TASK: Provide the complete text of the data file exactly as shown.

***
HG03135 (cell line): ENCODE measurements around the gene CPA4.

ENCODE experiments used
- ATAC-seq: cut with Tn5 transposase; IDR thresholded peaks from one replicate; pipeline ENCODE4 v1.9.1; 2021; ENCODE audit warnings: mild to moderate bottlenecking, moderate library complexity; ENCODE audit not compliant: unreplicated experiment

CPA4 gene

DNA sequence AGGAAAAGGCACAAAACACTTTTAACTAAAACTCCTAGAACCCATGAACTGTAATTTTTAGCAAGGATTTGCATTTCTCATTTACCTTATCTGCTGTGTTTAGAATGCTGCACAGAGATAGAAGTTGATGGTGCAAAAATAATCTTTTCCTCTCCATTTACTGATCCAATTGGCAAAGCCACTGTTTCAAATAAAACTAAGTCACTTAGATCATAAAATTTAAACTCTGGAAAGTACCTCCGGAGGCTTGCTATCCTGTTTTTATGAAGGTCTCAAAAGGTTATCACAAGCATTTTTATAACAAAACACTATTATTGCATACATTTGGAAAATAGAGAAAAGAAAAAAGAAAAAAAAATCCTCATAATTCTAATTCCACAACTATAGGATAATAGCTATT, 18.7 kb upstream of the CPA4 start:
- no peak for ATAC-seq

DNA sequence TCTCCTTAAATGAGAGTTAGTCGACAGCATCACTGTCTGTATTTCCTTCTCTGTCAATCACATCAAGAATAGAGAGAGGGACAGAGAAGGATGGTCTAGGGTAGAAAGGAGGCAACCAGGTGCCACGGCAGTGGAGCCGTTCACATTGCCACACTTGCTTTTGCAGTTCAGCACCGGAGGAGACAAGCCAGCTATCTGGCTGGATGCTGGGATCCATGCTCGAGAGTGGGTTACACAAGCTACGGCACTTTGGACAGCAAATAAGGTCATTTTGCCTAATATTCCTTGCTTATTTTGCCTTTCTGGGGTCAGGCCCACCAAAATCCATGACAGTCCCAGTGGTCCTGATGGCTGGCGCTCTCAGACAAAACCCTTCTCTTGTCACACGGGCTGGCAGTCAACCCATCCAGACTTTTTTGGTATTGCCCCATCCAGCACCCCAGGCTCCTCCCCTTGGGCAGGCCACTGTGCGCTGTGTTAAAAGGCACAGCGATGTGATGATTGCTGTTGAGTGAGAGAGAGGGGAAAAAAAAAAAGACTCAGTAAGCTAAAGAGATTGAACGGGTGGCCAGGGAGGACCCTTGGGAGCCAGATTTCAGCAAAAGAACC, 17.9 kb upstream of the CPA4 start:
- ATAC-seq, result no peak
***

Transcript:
HG03135 (cell line): ENCODE measurements around the gene CPA4.

ENCODE experiments used
- ATAC-seq: cut with Tn5 transposase; IDR thresholded peaks from one replicate; pipeline ENCODE4 v1.9.1; 2021; ENCODE audit warnings: mild to moderate bottlenecking, moderate library complexity; ENCODE audit not compliant: unreplicated experiment

CPA4 gene

DNA sequence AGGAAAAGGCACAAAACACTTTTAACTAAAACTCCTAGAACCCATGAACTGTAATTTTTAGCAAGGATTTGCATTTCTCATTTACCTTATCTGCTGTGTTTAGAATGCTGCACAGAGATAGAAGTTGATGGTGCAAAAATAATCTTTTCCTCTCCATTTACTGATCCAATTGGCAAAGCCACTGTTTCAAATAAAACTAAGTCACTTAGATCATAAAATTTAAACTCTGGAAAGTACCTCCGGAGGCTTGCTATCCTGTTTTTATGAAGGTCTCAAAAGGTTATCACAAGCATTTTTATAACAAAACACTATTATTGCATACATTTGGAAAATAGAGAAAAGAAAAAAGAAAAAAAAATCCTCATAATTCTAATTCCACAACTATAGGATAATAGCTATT, 18.7 kb upstream of the CPA4 start:
- no peak for ATAC-seq

DNA sequence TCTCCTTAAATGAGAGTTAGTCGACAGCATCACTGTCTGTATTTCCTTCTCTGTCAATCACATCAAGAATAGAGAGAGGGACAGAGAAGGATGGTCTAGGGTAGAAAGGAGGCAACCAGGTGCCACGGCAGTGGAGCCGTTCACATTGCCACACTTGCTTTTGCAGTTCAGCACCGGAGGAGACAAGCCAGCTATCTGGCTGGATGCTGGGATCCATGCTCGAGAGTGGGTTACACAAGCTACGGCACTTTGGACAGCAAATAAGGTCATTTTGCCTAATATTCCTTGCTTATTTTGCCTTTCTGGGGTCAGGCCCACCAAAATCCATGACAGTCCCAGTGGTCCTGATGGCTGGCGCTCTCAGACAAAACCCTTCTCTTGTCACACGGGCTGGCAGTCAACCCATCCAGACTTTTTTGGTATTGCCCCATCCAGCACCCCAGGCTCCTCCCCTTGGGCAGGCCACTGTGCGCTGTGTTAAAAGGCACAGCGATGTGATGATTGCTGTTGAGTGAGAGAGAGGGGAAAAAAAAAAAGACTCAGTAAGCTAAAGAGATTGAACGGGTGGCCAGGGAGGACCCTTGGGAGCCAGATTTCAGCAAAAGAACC, 17.9 kb upstream of the CPA4 start:
- ATAC-seq, result no peak